Gypsum: An additive for stabilization of swelling clay soils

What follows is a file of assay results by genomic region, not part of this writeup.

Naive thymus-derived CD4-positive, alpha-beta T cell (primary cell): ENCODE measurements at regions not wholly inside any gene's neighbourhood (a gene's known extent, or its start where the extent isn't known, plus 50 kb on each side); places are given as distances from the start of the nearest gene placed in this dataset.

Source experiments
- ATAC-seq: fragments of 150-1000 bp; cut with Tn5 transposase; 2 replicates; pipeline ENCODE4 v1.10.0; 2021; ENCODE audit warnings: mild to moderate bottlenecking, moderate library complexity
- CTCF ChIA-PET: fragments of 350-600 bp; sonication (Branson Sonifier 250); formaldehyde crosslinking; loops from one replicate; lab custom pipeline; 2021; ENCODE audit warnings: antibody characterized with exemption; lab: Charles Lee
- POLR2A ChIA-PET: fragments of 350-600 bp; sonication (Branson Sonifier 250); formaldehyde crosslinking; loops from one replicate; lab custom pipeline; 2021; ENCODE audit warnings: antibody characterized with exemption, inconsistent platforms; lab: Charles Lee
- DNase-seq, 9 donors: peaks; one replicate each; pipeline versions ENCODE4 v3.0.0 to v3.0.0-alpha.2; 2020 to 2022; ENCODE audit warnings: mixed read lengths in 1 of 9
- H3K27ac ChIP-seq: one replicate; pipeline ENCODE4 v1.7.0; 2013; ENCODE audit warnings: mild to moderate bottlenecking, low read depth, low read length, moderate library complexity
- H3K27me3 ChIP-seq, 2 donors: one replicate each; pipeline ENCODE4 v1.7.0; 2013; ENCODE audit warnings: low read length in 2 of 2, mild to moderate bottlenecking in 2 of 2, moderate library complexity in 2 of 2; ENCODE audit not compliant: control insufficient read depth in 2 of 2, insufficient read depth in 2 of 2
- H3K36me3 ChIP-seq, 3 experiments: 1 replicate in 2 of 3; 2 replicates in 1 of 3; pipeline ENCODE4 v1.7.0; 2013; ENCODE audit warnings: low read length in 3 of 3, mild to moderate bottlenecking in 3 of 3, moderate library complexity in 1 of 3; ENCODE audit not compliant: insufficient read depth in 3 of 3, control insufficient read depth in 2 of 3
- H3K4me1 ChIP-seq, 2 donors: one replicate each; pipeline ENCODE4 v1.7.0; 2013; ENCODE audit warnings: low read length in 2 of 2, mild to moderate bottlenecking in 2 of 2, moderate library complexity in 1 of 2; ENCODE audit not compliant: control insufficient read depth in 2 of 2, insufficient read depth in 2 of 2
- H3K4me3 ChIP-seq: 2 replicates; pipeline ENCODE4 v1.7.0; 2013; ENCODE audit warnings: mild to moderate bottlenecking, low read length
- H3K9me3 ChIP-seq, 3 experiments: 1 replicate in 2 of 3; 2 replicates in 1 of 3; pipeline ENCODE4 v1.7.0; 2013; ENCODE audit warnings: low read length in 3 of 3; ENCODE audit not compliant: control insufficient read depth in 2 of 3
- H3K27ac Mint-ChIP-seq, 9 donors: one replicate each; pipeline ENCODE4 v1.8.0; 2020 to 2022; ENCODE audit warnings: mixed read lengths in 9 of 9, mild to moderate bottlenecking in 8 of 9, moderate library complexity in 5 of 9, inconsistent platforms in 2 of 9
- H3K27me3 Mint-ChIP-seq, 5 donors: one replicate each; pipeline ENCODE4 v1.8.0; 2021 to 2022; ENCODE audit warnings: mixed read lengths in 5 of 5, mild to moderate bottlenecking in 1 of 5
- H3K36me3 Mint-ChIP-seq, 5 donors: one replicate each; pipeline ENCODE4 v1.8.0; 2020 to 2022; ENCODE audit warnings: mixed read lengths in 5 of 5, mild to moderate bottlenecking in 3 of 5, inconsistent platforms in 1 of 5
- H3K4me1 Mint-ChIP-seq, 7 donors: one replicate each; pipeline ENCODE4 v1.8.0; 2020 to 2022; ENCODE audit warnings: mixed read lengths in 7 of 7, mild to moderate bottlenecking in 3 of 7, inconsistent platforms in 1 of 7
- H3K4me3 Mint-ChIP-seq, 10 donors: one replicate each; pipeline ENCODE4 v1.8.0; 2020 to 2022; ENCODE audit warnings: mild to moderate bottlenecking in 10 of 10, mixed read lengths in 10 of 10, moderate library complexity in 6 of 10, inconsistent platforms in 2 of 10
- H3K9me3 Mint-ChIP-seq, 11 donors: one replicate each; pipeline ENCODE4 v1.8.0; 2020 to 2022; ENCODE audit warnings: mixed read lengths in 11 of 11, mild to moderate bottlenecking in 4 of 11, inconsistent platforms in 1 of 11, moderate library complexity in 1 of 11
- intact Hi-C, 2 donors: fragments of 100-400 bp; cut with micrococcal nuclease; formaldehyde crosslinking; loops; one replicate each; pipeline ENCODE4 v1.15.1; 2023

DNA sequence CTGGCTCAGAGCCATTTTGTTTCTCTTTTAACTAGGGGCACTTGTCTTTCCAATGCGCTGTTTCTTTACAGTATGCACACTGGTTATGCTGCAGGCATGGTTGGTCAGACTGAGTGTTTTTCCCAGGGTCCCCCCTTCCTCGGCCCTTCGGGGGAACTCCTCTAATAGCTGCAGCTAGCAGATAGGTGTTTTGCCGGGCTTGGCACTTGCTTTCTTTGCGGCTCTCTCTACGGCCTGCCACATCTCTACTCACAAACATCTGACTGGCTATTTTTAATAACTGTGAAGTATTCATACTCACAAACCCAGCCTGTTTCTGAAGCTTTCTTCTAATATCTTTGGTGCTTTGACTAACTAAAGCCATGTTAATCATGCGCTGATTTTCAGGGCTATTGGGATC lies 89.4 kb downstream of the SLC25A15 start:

Low rise buildings are particularly vulnerable to ground movements sourced from swelling and shrinking of the expansive clay soils. Geotechnical engineers have long recognized that swelling of expansive clays caused by moisture variation may result in considerable damage to the overlying structures, and engineers should take them into the consideration. The literature contains a vast number of stabilizing techniques such as lime, cement and fly-ash for treatment of expansive clay soils. However the use of gypsum as a stabilizing agent is currently not clear. This paper deals with the performance of the gypsum as an additive for treatment of the expansive clay soils by means of swell potential and strength. Optimum water content for the best compaction of the bentonite was first determined by standard compaction tests. Different quantities of gypsum such as 2.5%, 5%, 7.5%, and 10% by mass were added to bentonite and compacted in optimum water content obtained. Atterberg limits, free swell and unconfined compressive strength tests were performed on treated and untreated samples, after a curing period of 7 days. Obtained changes in the plasticity, swell percent and strength parameters of treated and untreated samples indicated that gypsum can be used as a stabilizing agent for expansive clay soils, effectively. (C) 2009 Elsevier B.V. All rights reserved.